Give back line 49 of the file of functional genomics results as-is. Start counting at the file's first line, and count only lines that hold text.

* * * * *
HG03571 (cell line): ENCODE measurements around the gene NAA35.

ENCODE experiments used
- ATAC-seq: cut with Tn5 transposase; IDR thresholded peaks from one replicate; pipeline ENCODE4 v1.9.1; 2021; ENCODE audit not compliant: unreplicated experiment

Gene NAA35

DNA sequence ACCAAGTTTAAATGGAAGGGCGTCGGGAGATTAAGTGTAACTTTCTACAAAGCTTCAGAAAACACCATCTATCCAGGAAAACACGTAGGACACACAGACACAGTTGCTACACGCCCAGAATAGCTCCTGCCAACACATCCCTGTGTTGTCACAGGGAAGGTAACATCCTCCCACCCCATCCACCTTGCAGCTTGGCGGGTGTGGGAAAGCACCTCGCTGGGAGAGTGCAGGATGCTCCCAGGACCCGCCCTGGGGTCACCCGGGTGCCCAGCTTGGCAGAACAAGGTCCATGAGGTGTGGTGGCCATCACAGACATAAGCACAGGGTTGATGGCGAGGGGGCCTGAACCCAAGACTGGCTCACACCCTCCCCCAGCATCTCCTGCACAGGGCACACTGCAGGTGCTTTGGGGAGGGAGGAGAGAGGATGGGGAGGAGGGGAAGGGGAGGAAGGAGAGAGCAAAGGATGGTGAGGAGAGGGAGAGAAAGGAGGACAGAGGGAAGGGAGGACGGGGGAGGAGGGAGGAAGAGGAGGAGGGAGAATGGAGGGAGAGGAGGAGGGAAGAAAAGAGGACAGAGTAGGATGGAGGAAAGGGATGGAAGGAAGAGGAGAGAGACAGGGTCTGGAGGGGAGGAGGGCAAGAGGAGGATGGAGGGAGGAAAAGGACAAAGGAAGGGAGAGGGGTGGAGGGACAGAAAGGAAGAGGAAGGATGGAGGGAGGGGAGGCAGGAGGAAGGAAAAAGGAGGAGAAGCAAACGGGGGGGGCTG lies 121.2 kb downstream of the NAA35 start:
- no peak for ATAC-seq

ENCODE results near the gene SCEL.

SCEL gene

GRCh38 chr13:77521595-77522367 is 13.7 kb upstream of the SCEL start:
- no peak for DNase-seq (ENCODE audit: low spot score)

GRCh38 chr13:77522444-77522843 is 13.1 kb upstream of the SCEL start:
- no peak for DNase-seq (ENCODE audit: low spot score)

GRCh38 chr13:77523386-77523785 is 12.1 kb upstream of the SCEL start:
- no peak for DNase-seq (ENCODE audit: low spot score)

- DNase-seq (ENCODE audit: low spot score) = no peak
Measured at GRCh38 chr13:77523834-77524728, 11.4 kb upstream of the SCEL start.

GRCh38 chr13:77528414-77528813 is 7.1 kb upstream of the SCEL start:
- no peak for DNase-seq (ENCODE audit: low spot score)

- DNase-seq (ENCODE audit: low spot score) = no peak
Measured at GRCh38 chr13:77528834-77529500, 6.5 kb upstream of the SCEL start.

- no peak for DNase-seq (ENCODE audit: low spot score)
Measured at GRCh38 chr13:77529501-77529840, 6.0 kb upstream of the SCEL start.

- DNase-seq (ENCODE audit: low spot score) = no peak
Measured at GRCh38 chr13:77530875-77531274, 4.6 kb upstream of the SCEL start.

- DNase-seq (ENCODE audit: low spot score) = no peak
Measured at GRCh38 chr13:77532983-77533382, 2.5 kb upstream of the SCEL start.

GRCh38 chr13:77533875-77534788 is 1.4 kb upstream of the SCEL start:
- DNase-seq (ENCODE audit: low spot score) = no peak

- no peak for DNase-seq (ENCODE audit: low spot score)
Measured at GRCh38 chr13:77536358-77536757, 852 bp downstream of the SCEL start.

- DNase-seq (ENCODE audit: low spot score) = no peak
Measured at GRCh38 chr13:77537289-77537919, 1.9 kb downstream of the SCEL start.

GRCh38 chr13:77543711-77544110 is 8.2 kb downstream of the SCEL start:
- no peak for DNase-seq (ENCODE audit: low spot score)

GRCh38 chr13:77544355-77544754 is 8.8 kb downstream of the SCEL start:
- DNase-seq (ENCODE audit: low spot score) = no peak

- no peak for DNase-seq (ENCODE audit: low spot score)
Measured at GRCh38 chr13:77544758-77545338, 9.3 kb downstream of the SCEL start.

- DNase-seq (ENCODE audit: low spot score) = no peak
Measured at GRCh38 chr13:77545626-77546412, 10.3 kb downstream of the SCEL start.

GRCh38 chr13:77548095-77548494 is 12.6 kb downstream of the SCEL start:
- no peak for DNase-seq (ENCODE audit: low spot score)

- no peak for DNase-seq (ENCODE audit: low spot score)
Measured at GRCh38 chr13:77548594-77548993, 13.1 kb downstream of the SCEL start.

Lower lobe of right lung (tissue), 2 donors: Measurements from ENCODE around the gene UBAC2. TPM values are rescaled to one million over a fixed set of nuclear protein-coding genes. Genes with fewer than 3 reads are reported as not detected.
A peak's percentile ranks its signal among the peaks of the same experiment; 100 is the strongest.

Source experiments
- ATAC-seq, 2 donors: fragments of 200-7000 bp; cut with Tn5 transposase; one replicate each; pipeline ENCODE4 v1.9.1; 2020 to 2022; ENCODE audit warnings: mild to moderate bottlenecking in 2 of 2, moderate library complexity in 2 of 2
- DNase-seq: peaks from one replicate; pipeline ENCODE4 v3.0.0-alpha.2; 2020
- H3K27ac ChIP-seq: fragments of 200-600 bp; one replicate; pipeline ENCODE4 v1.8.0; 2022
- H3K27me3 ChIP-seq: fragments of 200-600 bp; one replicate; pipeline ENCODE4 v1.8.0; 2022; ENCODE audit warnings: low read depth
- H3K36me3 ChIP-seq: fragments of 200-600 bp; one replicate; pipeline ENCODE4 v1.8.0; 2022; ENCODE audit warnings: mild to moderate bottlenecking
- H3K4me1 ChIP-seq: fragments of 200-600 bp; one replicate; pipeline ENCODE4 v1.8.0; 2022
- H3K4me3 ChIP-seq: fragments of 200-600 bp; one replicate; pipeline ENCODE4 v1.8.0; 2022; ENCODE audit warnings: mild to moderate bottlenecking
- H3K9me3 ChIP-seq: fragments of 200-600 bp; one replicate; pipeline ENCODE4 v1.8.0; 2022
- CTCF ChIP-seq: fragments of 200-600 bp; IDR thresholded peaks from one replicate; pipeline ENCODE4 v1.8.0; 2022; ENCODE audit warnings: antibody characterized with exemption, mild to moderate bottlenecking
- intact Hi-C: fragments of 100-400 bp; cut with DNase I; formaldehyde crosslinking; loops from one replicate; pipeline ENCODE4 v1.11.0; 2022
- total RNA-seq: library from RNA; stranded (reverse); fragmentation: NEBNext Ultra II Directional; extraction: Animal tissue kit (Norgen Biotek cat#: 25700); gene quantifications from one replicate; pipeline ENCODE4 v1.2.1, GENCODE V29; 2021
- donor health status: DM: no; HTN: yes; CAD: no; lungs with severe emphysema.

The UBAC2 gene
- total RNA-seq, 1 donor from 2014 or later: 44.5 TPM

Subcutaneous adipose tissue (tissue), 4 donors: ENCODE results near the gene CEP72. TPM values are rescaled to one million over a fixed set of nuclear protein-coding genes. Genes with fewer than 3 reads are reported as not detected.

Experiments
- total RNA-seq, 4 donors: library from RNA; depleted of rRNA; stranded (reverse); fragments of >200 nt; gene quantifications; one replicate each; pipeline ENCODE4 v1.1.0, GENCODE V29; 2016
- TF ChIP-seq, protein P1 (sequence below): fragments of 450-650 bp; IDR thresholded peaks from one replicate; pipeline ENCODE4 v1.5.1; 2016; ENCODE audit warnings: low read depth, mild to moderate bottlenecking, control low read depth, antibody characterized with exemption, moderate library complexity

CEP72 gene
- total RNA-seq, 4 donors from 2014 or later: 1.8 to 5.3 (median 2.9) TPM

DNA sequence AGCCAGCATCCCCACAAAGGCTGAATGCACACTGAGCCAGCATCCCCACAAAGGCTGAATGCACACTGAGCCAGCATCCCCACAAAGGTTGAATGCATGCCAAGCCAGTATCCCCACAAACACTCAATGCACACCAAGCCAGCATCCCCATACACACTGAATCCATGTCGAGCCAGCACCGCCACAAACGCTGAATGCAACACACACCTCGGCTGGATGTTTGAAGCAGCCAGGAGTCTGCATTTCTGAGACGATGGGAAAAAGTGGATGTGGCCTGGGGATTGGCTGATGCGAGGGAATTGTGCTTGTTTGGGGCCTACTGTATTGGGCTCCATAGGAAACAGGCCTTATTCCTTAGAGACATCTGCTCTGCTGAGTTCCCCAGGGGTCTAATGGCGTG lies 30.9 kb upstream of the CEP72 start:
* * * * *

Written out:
- DNase-seq: peaks from one replicate; pipeline ENCODE4 v3.0.0-alpha.2; 2020